The rise of the supertalls has been several years in the making, and One57, 432 Park Avenue, and One World Trade Center have offered a preview of the increasingly gargantuan changes taking place across New York City. But 2016 will mark the start of a new era for the city’s skyline. With six supertalls of 300 meters (984 feet) or greater now rising, the city’s total number of such buildings will nearly double, from seven to thirteen. Yesterday, the New York Post featured YIMBY’s compilation of the towers, and today we wanted to give our own rundown on the image and its implications for our continually-changing city.
The New York City landmarks law was signed 50 years ago this year. So, what better time to talk about some of its successes? Plenty of great structures, such as the Empire State Building, completed in 1931 as a multi-tenant office building, are easy to keep relevant and functioning. Others, however, become obsolete and can no longer perform their originally intended purpose. That’s where adaptive reuse comes in. If you haven’t heard the term, it’s when an old structure is adapted for a new use. It’s often how we are saving our great city.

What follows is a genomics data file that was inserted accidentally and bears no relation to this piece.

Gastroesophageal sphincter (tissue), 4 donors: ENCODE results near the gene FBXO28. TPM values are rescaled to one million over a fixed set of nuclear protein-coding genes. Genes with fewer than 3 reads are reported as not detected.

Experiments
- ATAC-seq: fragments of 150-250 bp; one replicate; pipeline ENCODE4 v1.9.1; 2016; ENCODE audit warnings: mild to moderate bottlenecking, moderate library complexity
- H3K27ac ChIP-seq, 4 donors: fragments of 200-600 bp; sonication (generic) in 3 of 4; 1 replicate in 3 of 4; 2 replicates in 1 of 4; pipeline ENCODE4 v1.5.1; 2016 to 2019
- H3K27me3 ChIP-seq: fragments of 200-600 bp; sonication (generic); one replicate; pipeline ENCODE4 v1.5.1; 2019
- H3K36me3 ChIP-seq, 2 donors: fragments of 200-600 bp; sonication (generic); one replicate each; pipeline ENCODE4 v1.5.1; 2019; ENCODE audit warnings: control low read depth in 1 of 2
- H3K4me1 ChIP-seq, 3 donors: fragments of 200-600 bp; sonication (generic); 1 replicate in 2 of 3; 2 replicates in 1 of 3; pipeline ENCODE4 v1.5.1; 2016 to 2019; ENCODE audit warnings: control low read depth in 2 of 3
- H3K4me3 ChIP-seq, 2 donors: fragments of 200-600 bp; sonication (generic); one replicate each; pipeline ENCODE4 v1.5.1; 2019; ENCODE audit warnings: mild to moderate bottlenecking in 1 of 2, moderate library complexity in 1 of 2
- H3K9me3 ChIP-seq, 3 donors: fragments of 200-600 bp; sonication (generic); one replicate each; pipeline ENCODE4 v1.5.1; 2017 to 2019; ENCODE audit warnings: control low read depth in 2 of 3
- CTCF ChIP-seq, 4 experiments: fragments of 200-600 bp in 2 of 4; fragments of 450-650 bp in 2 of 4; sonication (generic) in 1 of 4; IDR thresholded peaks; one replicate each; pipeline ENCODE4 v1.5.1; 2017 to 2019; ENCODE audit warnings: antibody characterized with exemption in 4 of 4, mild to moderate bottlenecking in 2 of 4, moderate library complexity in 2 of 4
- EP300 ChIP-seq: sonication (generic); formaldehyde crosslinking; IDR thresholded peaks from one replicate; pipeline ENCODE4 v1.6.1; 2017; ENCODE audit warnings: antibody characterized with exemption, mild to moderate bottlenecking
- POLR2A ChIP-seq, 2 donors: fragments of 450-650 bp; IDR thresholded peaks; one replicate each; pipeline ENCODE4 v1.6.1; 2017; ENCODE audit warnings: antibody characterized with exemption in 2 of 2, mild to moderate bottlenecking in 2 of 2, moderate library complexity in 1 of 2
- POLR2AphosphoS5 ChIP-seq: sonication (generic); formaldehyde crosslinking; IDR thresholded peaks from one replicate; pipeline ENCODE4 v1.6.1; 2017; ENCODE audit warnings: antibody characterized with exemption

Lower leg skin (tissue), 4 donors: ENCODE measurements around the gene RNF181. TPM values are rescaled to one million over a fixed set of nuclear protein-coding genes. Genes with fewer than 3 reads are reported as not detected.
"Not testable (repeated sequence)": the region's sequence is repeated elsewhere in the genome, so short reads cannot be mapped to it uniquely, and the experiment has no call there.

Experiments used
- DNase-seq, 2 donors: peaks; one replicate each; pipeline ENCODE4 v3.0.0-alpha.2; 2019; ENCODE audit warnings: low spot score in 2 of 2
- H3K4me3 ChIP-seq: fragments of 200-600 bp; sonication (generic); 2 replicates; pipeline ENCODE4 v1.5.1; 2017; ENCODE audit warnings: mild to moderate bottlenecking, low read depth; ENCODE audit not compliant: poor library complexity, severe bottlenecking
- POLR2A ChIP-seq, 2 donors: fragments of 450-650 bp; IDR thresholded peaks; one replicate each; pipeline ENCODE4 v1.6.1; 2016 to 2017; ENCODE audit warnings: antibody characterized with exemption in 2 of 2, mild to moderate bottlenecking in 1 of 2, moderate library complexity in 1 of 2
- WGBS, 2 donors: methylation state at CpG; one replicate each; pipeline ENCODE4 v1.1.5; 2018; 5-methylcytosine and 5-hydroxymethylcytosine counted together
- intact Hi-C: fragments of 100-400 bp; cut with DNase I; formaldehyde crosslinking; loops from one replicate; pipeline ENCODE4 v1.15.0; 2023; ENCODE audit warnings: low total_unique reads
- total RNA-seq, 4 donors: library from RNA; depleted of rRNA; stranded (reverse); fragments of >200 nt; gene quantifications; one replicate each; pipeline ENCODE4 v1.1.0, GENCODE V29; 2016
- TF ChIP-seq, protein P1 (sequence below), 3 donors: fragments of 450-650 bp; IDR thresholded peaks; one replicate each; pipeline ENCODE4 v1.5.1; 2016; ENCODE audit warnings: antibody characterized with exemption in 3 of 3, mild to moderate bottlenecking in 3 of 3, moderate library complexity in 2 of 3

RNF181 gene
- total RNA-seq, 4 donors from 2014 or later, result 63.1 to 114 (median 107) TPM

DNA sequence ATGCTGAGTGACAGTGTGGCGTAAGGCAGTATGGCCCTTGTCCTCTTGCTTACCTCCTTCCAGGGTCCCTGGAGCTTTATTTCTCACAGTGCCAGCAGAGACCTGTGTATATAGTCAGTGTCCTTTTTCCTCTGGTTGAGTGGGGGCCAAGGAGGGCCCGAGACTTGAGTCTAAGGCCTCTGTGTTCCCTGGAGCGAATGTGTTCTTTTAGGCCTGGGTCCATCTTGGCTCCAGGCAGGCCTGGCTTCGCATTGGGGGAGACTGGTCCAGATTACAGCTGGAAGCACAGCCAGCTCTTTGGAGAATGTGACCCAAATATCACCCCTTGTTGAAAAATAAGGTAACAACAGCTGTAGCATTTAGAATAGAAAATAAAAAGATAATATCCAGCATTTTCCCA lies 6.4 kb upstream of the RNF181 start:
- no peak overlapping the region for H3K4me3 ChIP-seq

Back in June of 2014, YIMBY reported on new building applications filed by JDS Development for a tower coming to 340 Flatbush Avenue Ext., on the southeastern edge of Downtown Brooklyn. Now, we have the first rendering and actual details for the SHoP-designed tower, which will rise 1,000 feet tall, claiming the title of New York City’s tallest building outside of Manhattan, and giving Brooklyn its first legitimate supertall skyscraper.
SL Green’s planned tower next to Grand Central is making significant headway, and demolition for the site’s former buildings is already ongoing. And while we had previously revealed several prospective views of the 1,500-foot supertall, which was approved by the City Council this past May, a tipster has sent along a few more renderings, giving a more comprehensive overview of the tower within the context of its Midtown surrounds.
Earlier this week, we posted photos of work at 217 West 57th Street as viewed from the street level, and now we have a fresh set of overhead shots from reader Andrew McKeon, featuring both 220 Central Park South and 217 West 57th Street. And when comparing with the last set of similar shots from February, progress has been very significant.